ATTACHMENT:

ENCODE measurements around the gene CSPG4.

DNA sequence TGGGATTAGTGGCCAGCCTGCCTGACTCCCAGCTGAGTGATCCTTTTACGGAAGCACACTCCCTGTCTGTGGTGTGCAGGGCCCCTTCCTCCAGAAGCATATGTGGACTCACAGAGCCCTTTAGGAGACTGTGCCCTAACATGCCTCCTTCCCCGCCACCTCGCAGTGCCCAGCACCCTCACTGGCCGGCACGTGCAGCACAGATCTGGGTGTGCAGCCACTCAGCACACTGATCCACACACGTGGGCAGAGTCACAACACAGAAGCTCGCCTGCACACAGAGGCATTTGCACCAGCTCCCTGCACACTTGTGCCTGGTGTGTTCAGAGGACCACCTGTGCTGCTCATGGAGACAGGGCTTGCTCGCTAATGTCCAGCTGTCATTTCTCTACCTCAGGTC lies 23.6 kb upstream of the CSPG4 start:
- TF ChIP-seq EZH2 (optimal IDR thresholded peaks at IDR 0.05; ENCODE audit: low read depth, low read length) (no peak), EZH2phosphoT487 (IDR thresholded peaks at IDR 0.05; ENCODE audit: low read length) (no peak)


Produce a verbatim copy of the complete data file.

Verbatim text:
ENCODE measurements around the gene CSPG4.

DNA sequence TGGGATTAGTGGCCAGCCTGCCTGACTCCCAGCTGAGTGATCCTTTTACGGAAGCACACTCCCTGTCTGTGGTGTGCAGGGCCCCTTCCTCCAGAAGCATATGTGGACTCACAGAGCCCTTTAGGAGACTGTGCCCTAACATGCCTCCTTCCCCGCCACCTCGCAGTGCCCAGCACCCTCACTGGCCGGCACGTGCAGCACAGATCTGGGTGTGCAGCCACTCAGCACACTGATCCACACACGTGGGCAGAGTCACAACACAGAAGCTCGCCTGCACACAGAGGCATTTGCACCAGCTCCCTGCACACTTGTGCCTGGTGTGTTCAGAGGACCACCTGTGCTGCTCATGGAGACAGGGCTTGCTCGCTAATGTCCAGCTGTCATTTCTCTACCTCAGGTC lies 23.6 kb upstream of the CSPG4 start:
- TF ChIP-seq EZH2 (optimal IDR thresholded peaks at IDR 0.05; ENCODE audit: low read depth, low read length) (no peak), EZH2phosphoT487 (IDR thresholded peaks at IDR 0.05; ENCODE audit: low read length) (no peak)